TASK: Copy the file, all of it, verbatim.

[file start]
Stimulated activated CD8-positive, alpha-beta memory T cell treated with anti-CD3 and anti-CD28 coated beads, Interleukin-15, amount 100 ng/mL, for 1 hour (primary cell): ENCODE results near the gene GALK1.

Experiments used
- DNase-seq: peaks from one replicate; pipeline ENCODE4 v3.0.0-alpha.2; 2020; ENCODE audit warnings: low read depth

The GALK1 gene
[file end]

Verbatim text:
Stimulated activated CD8-positive, alpha-beta memory T cell treated with anti-CD3 and anti-CD28 coated beads, Interleukin-15, amount 100 ng/mL, for 1 hour (primary cell): ENCODE results near the gene GALK1.

Experiments used
- DNase-seq: peaks from one replicate; pipeline ENCODE4 v3.0.0-alpha.2; 2020; ENCODE audit warnings: low read depth

The GALK1 gene